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Annex III is intended to become a ‘living document’, which will be updated in the light of new information in order to serve as an input to the IPCC Fifth Assessment Report (AR5). Scientists that are interested in supporting this process are invited to contact the IPCC WG III Technical Support Unit (TSU) (using email@example.com) in order to get further information concerning the submission process. Comments and new data input will be considered for inclusion in Volume 3 of the IPCC AR5 according to the procedures of the IPCC review system.
This Annex contains recent cost and performance parameter information for currently commercially available renewable power generation technologies (Table A.III.1), heating technologies (Table A.III.2) and bio-fuel production processes (Table A.III.3). It summarizes information that determines the levelized cost of energy or energy carriers supplied by the respective technologies.
The input ranges are based on assessments of various studies by authors of the respective technology chapters (Chapters 2 through 7). If not stated otherwise, the data ranges provided here are worldwide aggregates. Data are generally for 2008, but can be as recent as 2009. They represent roughly the mid-80% of values found in the literature, hence, excluding outliers. The availability and quality of different sources of data varies significantly across individual technologies for a variety of reasons. Some expert judgment is therefore required to determine data ranges that are representative of particular classes of technologies and specific periods of time and valid globally.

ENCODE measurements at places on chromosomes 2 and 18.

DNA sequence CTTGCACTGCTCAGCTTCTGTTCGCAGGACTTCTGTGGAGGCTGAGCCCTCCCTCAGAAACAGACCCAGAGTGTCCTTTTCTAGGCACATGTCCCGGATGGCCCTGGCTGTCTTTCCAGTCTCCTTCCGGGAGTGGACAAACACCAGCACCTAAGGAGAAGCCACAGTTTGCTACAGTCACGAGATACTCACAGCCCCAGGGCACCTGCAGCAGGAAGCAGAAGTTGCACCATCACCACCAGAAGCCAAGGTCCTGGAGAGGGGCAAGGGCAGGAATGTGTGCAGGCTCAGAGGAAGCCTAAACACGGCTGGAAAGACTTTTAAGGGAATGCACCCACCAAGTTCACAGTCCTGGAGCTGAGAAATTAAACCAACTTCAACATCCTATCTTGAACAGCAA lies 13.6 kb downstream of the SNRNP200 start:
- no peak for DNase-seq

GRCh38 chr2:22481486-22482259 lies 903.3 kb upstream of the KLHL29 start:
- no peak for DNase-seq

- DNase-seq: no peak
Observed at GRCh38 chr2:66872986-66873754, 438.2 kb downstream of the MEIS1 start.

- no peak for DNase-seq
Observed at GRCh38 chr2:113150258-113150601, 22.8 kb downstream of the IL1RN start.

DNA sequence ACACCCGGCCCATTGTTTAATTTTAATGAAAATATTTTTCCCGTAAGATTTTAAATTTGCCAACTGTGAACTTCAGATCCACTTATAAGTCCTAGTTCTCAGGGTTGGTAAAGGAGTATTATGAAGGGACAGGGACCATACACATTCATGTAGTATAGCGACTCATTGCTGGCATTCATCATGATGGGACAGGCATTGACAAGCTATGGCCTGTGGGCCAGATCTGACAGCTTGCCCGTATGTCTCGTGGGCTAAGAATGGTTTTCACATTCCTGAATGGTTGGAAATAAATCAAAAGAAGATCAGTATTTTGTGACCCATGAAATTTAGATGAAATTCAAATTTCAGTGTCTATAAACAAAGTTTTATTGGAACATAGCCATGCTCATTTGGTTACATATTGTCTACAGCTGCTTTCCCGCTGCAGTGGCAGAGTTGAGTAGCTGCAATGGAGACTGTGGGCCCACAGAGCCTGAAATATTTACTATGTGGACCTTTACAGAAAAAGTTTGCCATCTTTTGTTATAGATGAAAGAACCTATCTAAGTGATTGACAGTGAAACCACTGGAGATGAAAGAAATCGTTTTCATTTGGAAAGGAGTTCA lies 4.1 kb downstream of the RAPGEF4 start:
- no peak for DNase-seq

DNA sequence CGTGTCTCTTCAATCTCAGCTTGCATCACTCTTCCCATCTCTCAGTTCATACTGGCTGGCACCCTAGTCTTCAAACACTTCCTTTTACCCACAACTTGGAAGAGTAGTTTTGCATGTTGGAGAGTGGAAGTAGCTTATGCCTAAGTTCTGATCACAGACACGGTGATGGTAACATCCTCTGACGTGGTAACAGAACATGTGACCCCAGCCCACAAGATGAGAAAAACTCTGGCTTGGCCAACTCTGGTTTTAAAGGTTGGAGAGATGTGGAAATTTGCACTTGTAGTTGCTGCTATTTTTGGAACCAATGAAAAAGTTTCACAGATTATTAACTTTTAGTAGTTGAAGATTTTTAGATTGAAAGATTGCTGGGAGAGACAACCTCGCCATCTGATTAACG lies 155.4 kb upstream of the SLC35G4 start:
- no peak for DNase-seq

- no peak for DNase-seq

Solar energy is abundant and offers significant potential for near-term (2020) and long-term (2050) climate change mitigation. There are a wide variety of solar technologies of varying maturities that can, in most regions of the world, contribute to a suite of energy services. Even though solar energy generation still only represents a small fraction of total energy consumption, markets for solar technologies are growing rapidly. Much of the desirability of solar technology is its inherently smaller environmental burden and the opportunity it offers for positive social impacts. The cost of solar technologies has been reduced significantly over the past 30 years and technical advances and supportive public policies continue to offer the potential for additional cost reductions. Potential deployment scenarios range widely—from a marginal role of direct solar energy in 2050 to one of the major sources of energy supply. The actual deployment achieved will depend on the degree of continued innovation, cost reductions and supportive public policies.
Solar energy is the most abundant of all energy resources. Indeed, the rate at which solar energy is intercepted by the Earth is about 10,000 times greater than the rate at which humankind consumes energy. Although not all countries are equally endowed with solar energy, a significant contribution to the energy mix from direct solar energy is possible for almost every country. Currently, there is no evidence indicating a substantial impact of climate change on regional solar resources.
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